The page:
Need kitten help
I was slightly impressed with the response letter by Pat Mihalic, but unfortunately she never gave an immediate solution to the overpopulation of kittens.
I agree a trap, neuter and release in every city would help decrease the problem far faster than killing all feral cats, but in the meantime, I still have one question. What should one do immediately with the amount of kittens being born? When the shelters are full and have no more foster cat mothers nor do they have any more people who can take on feeding newborn kittens every two hours, where should these kittens be taken.
Some shelters will be honest and say we are full if you insist we take these kittens, they will be put to sleep. Other shelters just say sure and as soon as the door closes, the kittens are put to sleep. So, if you are truly wanting to take the kittens away from their mothers when they are so young, do you have a place or organization that will take these kittens, feed them and care for them until they are old enough to be spayed or neutered and adopted out?
TNR is a long-term solution, but right now I feel that if the shelters can no longer take on any more kittens, they should be left with their mothers. If you have a solution, please be kind enough to print this solution. What organization is willing to take on all these kittens? That would be helpful.
Meter prices need meter
Reading about Daytona Beach considering parking meters reminded me about meeting a parking meter salesman in another city years ago.
I asked him why parking meters, which are simple clocks, cost so much? He said his company could break even at $50 per meter. Later he told me that his company won the bid. The price was published in the local paper as $150 per meter. That was one third for the meter and two thirds for profit. If that ratio is true, it is no wonder we have pricey government studies that give no help.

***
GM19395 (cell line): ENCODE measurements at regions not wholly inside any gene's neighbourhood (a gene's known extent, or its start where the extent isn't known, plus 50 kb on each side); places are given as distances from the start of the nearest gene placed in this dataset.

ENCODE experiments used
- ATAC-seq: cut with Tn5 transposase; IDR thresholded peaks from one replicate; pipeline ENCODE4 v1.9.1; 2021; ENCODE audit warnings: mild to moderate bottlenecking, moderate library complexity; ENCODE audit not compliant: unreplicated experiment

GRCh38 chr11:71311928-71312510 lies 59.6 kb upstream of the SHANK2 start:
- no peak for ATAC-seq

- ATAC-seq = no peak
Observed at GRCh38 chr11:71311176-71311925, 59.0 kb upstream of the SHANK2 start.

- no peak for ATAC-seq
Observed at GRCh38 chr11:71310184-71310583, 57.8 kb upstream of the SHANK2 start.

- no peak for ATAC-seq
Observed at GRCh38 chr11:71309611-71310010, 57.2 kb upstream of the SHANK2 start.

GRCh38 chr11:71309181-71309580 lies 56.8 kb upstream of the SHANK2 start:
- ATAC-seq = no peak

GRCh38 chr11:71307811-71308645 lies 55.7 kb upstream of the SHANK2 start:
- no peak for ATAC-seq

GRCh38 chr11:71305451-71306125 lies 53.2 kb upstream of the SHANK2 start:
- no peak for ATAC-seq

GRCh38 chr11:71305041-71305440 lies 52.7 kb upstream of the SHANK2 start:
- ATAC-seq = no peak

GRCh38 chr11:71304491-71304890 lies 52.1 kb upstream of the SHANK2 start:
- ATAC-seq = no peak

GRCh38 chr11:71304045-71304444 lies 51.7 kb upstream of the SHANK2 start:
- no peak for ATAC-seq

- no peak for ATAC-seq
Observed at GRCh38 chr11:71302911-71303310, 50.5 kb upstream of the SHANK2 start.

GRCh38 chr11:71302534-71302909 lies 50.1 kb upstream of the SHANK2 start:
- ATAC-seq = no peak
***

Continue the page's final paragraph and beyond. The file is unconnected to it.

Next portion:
Don't butcher trees
My rant is prompted by the butchering of trees in the older neighborhoods of Port Orange. Through our neighborhood associations and concerned citizens, we residents are fighting to keep our standards up and the city is woefully neglectful. The last survey showed that above all else residents want underground utilities.
Port Orange's tax base is not small, and steadily growing -- Raydon, the Pavilion, the new Publix at Westport, for example.
City Center has a beautiful canopy of oak trees thanks to underground utilities. Now, our 100 year old neighborhood trees are raped and pillaged beyond recognition, destroying our own canopy and the ambience we are fighting to keep, and all for the sake of outdated utilities and poles.
Mismanagement of our tax dollars and lack of concern for all citizens has run rampant for way too many years. The city's failure with Riverwalk brought us down even more. Every smaller city around us has stepped up and looks 10 times better. It is time for Port Orange leaders to grow up, accept responsibility for their misdeeds and be responsive to the needs of all taxpayers, not just the few chosen neighborhoods.
Much as the city officials cite lower property values as the reason we are at the bottom of priorities, it is not a valid argument. The fact is their favored areas may have $300,000 homes on a 150-foot by 200-foot lot. Our neighborhoods have mostly 50-foot lots and a $100,000 home on each lot -- three or maybe even six homes on the same square footage of land depending on depth of the lot. That appears to be a near equal tax base area wise, but still we are singled out and treated as lower class.